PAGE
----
As I have been writing my book about the myths and legends associated with the Giza pyramids, I have run across a few facts I wasn’t previously aware of, or which were right in front of my face but which I didn’t fully understand. One of the more interesting I just discovered by accident this past week. It concerns a passage found in the historian al-Maqrizi’s Al-Khitat, which al-Maqrizi composed around 1400 CE. In the passage he relates what at first seems like a rather standard summary of another writer’s views about the pyramids of Khufu and Khafre:
Ibn Khuradadhbeh said in The Marvels of Construction: Both Egyptian pyramids each have a width of 400 cubits, and the more they rise, the more their width shrinks. Both are made of alabaster and marble, and their height is 400 cubits by 400 cubits wide. On their faces texts about the art of magic and all the wonderful secrets of medicine were etched by hand. There is also this entry: “I am the one who built these. Let him who proclaims himself a powerful king destroy them, for to destroy is easier than to build!” An estimate of the expenditure required for this work has been established, and it has been recognized that the income of the whole world would not be enough. (my trans.)
I admit to thinking very little about this particular passage because it is a rather brief summary of stories given in fuller form in other works. For example, the claim about the secrets of magic and medicine being carved on the surface of the pyramids appears in several other writers, and the quoted boast on its surface is better known from any number of later texts. The historian al-Mas‘udi, writing between 947 and 956, offers this version: “We are the ones who built the pyramids. Let him who wishes to equal our authority, to obtain our power, and to overthrow our throne, knock down these edifices, and efface all traces of them, though it is easier to break down than to build, and to disperse materials than to unite them” (my trans.). The Akhbar al-zaman of c. 950-1000 CE gives the same passage this way: “I, Sūrīd, the king, built these pyramids at such and such a time. I completed the building in six years. Let anyone who would come after me and believe himself a king as great as I destroy them in six years, for all know that it is easier to destroy than to build. I also covered the pyramids in silk: Let those who come after me cover them in turn” (my trans.). This last version is given as part of the famous story of how Sūrīd had a vision of the coming Flood and built the Great Pyramid to protect science from its waters.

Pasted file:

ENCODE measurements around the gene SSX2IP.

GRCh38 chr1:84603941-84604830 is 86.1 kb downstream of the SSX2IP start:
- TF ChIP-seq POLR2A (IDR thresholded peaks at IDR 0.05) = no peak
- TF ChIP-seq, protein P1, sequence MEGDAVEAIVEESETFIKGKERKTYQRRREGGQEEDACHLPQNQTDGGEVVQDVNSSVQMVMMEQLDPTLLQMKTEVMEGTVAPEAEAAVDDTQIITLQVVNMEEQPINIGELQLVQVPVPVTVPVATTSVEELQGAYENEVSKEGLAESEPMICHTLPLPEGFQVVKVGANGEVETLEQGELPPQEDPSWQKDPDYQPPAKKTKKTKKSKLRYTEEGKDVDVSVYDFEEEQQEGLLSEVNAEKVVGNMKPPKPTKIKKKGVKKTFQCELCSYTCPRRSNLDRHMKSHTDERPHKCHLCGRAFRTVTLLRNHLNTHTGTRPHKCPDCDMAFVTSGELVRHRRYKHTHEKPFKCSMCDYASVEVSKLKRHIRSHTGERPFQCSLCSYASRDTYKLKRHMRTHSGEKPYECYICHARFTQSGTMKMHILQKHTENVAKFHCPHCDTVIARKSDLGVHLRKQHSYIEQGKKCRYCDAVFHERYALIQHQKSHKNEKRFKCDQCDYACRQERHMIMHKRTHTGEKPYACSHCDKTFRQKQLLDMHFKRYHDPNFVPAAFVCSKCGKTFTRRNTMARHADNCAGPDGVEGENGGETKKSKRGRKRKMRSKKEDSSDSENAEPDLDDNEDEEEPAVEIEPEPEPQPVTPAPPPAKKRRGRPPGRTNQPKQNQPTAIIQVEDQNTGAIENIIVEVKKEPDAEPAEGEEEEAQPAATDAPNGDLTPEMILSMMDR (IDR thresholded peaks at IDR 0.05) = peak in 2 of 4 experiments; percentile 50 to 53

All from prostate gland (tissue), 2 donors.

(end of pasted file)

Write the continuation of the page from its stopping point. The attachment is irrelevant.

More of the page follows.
Given the more elaborate and colorful forms of the story, I didn’t give much mind to the brief form. Nor was I able to identify Ibn Khuradadhbeh when I translated al-Maqrizi five years ago. It can be very difficult to locate information about Islamic writers due to the wide variation in transliteration. Of course, he now has a Wikipedia article, but I didn’t know about that then. His name is also transliterated as Ebn Kordadbeh and Ibn Khurradādhbih. You can see why I had trouble guessing who he was from the French transliteration that I was working with.
That’s why I was surprised to run across Ibn Khuradadhbeh’s name when reading a decade-old article about the incorporation of the pyramids into medieval Arabic geographic treatises as part of my research. I hadn’t thought about Ibn Khuradadhbeh much at all, but I recognized the name. When I read that he flourished a century before the Akhbar al-zaman was written, that caught my attention. He lived from c. 820 to 912 CE.